Debate: Schuette, Whitmer Trade Shots On Health Care, Taxes
Democrat Gretchen Whitmer and Republican Bill Schuette traded shots on health care, taxes and other issues in their first head-to-head debate in Michigan's race for governor.
Republican Bill Schuette on Friday criticized his opponent for governor as an "extreme," tax-raising candidate who accomplished "nothing" as a lawmaker, while Democrat Gretchen Whitmer touted her bipartisan work to expand Medicaid and said the attorney general continually sued to take health coverage away from people.
The two also traded shots over the prosecution of sexual abuser Larry Nassar, Flint's water crisis and crumbling roads in their first head-to-head debate.
Schuette, who has trailed in polls, said he would eliminate a 2007 income tax increase that was backed by former Gov. Jennifer Granholm and Whitmer, who was a state senator then, to help balance the budget in the recession.
"When she says she's going to fix the roads, she's going to raise your darn taxes. She wants to raise gas taxes. It's an extreme agenda that would drive us back," Schuette said.
Whitmer said she crossed the aisle to help GOP Gov. Rick Snyder make 680,000 more people eligible for government health insurance under the federal health law, while Schuette has filed lawsuits against it. She accused him of only addressing problems for media attention and said spending at least $2 billion more a year on road and bridge projects would save motorists from hundreds of dollars a year in vehicle repairs caused by potholes.
"I put a real plan on the table to fix the damn roads. Bill Schuette's plan is two steps — get elected and then figure it out. We deserve better and can do better," Whitmer said.
The two are vying to succeed Snyder, who is term-limited, in what is a top race nationally.
After delivering opening statements at WOOD-TV's studio in Grand Rapids, the rivals were first asked about a 1989 video clip — released this week — in which Schuette told a woman who asked him to move closer to a lamp: "I will do anything you want. Some things I may not let you run the camera on."
Schuette, who has said he regrets the "embarrassing" and "poor attempt" at humor, said during the debate that the footage was "drastically edited," calling its release a "Planned Parenthood Democrat hit job on me." He said he is focused on cutting taxes and lowering auto insurance premiums.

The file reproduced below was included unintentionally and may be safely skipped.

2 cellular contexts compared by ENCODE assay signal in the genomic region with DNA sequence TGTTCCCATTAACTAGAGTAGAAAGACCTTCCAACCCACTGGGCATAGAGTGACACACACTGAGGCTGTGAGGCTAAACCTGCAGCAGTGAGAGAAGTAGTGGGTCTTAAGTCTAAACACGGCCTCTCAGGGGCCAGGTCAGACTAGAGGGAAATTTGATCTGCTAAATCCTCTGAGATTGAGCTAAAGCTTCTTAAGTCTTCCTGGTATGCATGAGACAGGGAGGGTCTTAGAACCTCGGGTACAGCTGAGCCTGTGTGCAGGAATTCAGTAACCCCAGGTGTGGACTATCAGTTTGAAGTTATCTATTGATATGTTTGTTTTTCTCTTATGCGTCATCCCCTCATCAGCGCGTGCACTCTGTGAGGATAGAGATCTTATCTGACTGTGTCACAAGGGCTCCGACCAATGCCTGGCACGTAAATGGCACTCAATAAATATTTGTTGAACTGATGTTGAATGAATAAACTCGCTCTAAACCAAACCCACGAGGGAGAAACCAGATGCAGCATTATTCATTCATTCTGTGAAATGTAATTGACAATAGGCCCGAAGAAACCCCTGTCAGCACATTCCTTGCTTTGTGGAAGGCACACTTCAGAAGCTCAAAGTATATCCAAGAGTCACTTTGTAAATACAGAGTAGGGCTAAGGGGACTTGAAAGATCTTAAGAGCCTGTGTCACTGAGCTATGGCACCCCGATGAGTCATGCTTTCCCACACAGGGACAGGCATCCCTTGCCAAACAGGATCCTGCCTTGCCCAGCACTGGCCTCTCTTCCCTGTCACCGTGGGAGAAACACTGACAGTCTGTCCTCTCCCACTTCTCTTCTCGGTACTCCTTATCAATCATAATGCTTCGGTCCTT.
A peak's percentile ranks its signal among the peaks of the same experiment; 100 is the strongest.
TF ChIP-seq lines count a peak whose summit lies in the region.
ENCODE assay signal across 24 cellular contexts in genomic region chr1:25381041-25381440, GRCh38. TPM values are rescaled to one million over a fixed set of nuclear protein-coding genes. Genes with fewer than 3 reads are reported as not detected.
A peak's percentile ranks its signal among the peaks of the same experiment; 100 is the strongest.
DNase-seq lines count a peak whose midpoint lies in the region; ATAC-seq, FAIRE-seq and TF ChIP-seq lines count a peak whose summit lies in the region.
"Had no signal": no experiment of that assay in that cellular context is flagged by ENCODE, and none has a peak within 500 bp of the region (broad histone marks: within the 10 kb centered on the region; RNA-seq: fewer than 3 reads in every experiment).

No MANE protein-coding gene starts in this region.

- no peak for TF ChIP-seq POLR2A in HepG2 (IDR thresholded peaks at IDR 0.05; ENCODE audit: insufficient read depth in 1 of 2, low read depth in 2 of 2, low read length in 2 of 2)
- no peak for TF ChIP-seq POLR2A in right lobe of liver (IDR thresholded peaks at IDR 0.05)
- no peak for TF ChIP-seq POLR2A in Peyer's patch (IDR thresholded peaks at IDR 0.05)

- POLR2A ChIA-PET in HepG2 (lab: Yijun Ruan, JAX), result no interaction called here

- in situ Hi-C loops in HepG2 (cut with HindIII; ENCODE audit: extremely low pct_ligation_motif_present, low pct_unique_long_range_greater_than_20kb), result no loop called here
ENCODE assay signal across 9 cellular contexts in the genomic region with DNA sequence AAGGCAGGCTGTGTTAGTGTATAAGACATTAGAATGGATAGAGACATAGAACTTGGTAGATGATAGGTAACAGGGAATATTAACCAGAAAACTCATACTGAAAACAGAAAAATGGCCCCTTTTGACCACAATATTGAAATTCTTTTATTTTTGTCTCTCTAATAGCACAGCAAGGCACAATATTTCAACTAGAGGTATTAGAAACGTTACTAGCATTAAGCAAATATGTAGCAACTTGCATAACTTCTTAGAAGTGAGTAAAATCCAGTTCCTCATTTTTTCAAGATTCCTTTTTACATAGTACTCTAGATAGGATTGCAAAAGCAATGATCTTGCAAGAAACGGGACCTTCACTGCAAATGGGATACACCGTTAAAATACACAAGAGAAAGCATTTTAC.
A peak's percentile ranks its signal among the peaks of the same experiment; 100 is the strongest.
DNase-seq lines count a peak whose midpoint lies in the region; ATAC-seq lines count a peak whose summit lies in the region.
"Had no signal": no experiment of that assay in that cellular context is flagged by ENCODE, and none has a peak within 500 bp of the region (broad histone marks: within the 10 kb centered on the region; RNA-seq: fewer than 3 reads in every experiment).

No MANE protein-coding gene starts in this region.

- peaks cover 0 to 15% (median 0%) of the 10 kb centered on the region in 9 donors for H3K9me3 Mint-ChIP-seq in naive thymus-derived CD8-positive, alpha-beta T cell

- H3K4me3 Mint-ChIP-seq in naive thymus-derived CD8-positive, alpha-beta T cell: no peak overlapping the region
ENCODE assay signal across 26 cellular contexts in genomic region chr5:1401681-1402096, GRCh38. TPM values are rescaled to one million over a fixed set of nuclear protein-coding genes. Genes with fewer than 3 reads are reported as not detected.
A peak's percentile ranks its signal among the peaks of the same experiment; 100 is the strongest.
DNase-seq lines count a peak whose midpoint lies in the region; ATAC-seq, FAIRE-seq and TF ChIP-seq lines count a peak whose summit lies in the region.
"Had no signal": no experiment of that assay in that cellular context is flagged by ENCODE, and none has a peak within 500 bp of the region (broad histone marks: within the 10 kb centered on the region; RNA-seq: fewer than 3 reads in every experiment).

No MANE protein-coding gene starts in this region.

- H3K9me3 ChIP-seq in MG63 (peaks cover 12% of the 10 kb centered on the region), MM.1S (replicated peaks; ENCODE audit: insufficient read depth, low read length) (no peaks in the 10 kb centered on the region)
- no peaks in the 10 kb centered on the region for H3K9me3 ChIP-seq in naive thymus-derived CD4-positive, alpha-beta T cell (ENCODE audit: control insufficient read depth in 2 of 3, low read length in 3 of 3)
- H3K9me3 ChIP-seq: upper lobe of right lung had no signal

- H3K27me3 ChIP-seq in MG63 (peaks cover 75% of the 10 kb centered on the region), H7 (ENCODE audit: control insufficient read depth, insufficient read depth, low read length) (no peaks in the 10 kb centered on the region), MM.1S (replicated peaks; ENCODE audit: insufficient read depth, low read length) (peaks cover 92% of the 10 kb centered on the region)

He said it is "shameful" that Whitmer's running mate, Garlin Gilchrist, has not taken better care of his "dilapidated" apartment building in Detroit. Gilchrist acknowledged Friday that he owns the property that has drawn complaints from nearby residents, and he said he has been struggling to find loans to refurbish it.
When she says she's going to fix the roads, she's going to raise your darn taxes. She wants to raise gas taxes. It's an extreme agenda that would drive us back - Bill Schuette, Gov. candidate
Whitmer called the Schuette video "bizarre" but added: "The fact of the matter is I don't care about that video. I care about getting to the issues that really matter to the people of this state." She pointed to health care, women's reproductive rights and reinstating a tax exemption for retirement income.
After the debate, Schuette's wife Cynthia — they got married in 1991 — told reporters he is a "good man" who was being "flirtatious and silly and stupid" in the video.
Throughout the debate, Schuette repeatedly said Whitmer only had three bills enacted during her 14-year career in the Legislature.
"You've done nothing," he said.
Whitmer countered that she was in the minority caucus the entire time and said she cared about legislative "results," not taking credit.
"The most stark difference between me and my opponent here is that I do the work when the cameras aren't on," she said, criticizing Schuette for attacking Granholm, who served from 2003 through 2010.
I put a real plan on the table to fix the damn roads. Bill Schuette's plan is two steps - get elected and then figure it out - Gretchen Whitmer, Gov. candidate
The candidates also continued to lob attacks over the lead contamination in Flint and the Nassar case. Schuette accused Whitmer, who was the interim Lansing-area prosecutor in 2016, of failing to prosecute the former Michigan State University and USA Gymnastics doctor for sexual assaults before his office took the case. She called the allegation "nonsense."
Whitmer said Schuette ignored Flint residents' complaints about the water and his office signed an environmental order used to facilitate a switch in water sources with disastrous consequences. Schuette, who filed criminal charges against government officials — including in Snyder's administration — said he "did the right thing" and any other suggestion is "just nonsense."
The candidates will meet for their second, final debate on Oct. 24 in Detroit.